More than 2 million homes in the United States are worth more than $1,000,000, and that number has doubled in four years’ time1. As the affluent market rebounds from a record setting catastrophe year in 2017, it is more important than ever to discuss the “state of the market” with your clients.
High-Value Homeowners Insurance policies can be intricate, requiring Insurance Market Source to tap into its network of experts for their specialty insurance knowledge. To shed light on this topic, we connected with Heather M. Posner, Director, High-Net-Worth Insurance, Burns & Wilcox, Los Angeles, and Don Malcolm, Underwriting Director, Personal Insurance, Burns & Wilcox, Atlanta.
Q: What changes are occurring in the High-Value Homeowners Insurance marketplace?
A: Heather Posner (HP): Due to the intense catastrophe season last year, we are seeing rates increasing across the board in Personal Insurance, not just in coastal areas. When carriers become less profitable they either increase rates, restrict appetite, or do both. Most brokers and agents have at least a few high-value clients in their book of business, and with changes in the market occurring, it is imperative that brokers prepare them. The worst situation that could occur would be if the High-Value Homeowners policy renewal arrives in the mail, taking the insured by surprise with no communication from the broker. Being prepared and discussing market changes early and often, shows a broker’s client that they are an adviser that is working to advocate for them.
Q: What can brokers and agents do to be better advisers for their clients?
A: Don Malcolm (DM): Brokers and agents can become a trusted adviser to their High-Value Homeowners clientele through bringing insights, education, and actions to them without being asked. When rates begin to rise, some clients may quickly want to move on to the next carrier. However, finding a lower premium may equate to less coverage. Before this conversation begins, brokers can examine how market changes may affect their program. If it’s a small change, staying with the carrier may be right. If there is a drastic difference, change may be needed. Clients in the high-net-worth category can be met with on a regular basis, but do not take them for granted. This is where a broker can act as a concierge of sorts. Set a precedence of at least twice per year to spend time and show them what each product does in their insurance portfolio. This will strengthen the relationship, elevating the broker to a higher status in the client’s eyes. Similarly, brokers should regularly seek advice from their wholesale insurance partners for reassurance on product offerings and details on market changes.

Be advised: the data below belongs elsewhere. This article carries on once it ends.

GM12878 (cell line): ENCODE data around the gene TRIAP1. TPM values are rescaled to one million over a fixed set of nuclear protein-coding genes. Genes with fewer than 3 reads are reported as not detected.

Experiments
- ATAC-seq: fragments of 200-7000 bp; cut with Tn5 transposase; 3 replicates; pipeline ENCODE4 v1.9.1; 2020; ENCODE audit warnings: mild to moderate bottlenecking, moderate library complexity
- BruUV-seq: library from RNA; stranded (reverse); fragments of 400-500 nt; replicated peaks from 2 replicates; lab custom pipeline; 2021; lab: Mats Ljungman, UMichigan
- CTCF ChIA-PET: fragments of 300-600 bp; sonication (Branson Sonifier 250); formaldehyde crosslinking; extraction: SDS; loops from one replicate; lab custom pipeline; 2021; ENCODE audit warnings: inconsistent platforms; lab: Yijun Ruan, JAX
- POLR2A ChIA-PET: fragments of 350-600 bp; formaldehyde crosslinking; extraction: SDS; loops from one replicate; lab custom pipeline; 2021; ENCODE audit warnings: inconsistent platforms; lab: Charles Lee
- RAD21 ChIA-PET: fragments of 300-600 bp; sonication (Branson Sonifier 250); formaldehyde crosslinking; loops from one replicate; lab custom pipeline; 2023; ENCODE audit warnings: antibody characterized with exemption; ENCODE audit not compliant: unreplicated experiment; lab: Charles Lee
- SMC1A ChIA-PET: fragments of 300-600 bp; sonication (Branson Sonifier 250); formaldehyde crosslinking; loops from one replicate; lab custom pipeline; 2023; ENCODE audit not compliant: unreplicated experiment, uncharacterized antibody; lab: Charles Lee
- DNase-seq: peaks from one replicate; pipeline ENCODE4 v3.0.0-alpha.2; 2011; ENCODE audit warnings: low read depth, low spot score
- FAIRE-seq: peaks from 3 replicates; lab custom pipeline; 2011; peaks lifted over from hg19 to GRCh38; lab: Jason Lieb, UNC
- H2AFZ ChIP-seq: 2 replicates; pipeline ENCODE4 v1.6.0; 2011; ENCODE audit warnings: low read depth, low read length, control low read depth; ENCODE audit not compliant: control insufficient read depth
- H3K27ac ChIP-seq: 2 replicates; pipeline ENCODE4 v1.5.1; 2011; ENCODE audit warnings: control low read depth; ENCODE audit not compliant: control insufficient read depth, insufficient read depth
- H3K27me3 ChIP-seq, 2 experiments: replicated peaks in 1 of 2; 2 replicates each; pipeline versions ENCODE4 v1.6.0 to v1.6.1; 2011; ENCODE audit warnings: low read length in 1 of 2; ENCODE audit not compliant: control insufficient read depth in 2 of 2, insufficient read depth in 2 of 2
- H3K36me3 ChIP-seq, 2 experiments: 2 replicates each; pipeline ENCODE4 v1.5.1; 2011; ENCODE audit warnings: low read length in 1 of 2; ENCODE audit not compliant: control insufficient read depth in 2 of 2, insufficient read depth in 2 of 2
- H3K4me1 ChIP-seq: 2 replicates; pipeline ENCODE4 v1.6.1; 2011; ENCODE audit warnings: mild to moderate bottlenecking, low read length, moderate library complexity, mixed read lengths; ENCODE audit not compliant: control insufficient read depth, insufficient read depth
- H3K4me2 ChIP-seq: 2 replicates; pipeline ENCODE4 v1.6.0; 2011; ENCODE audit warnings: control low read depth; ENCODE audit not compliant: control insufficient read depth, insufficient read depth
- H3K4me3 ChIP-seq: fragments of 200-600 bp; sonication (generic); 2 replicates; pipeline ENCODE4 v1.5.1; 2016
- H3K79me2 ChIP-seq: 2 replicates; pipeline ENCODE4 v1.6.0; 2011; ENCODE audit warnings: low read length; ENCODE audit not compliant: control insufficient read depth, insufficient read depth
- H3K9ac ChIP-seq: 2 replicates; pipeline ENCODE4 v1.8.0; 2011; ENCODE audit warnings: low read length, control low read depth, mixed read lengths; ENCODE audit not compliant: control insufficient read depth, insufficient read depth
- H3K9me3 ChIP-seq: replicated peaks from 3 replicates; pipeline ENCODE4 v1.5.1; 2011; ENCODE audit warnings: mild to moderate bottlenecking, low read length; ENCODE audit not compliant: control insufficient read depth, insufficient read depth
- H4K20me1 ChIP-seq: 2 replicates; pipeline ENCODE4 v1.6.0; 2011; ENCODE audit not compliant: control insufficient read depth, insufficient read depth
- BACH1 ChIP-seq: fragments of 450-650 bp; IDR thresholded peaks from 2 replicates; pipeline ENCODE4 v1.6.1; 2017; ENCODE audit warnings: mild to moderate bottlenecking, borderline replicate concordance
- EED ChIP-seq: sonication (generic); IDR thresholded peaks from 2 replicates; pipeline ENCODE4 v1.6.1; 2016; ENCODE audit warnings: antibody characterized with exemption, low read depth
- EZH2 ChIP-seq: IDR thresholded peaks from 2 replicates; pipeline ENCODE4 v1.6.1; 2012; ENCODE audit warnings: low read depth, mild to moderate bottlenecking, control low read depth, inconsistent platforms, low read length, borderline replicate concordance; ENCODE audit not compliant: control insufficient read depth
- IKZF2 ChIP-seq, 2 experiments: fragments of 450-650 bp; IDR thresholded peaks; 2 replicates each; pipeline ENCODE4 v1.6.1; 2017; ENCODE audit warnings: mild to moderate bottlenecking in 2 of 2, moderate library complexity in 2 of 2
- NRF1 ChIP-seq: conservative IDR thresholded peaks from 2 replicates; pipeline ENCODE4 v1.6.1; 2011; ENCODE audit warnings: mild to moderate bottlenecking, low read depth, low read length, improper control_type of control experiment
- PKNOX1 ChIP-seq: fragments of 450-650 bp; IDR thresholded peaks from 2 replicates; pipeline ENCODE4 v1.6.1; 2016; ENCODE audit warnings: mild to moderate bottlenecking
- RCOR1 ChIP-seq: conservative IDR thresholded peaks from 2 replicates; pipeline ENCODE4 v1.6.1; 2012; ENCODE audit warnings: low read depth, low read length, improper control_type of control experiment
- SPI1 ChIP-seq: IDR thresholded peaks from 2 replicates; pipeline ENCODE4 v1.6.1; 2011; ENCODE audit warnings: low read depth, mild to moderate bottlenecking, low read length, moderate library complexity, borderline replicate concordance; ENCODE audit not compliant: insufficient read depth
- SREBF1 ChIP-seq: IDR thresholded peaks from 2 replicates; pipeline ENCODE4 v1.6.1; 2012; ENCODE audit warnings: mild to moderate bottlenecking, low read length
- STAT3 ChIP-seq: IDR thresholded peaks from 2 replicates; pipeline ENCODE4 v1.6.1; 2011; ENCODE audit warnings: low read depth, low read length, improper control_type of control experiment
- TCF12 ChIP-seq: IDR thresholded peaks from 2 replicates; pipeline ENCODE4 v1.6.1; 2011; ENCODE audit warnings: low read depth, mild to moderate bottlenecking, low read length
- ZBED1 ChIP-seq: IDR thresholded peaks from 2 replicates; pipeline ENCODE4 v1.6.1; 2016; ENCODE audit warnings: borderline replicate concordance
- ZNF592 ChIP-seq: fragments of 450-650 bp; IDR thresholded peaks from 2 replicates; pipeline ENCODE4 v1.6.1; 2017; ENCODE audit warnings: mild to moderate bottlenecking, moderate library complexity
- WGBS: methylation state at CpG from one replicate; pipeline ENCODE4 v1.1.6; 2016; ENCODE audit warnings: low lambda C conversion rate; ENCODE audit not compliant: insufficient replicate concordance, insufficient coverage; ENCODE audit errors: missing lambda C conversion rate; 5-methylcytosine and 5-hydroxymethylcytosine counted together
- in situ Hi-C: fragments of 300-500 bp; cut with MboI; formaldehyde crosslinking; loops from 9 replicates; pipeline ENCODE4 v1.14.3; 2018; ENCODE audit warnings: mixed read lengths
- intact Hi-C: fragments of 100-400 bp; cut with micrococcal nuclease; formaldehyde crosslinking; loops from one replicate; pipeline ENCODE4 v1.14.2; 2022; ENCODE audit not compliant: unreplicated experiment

Q: As more people invest in goods rather than the traditional stock market, have more high-net-worth individuals been looking for additional contents coverage?
DM: Contents of the home should always be discussed when placing a High-Value Homeowners Insurance policy. Recently, one broker’s client had an Andy Warhol painting tucked away in their closet because they were tired of seeing it on the wall. A million-dollar piece of artwork like this should be appraised and included in a Collections policy. Additionally, over the past few years, we have seen growth in all types of collections. In addition to art, we have seen a growing investment in sports memorabilia, firearms and antiques. Clients will often forget to mention these items to their insurance professional, which is why it is important for agents and brokers to ask the questions.
With the advent of social media, there have been noticeable changes in buying patterns over the last five to 10 years. Purchasing new cars, gadgets, watches, and the like, has become more impulsive from our experience. This is why it is important to be in touch with the client and educate them on purchases made that they should inform you of.
HP: One area that is drastically underinsured in many high-value homes is wine. Many people – clients and brokers alike – do not realize that wine collections can be insured. These collections often reach large values and are steadily increasing over time. Brokers should always inquire further about collections, as large-value items may not be immediately recognized by policyholders, including watches, guitars, and antique furniture. Additionally, it does not need to be a collection to be insured; single items can be covered as well if the value is there.
Brokers and agents should take the time with high-net-worth clients to ask questions, provide policy insight, and discuss how insurance industry changes affect them. This will continue to be important as the amount of million dollar homes increases, putting more potential new leads in this high-value category. Clients with High-Value Homeowners policies generally appreciate trusted advisers more than a person with whom they have a yearly transaction.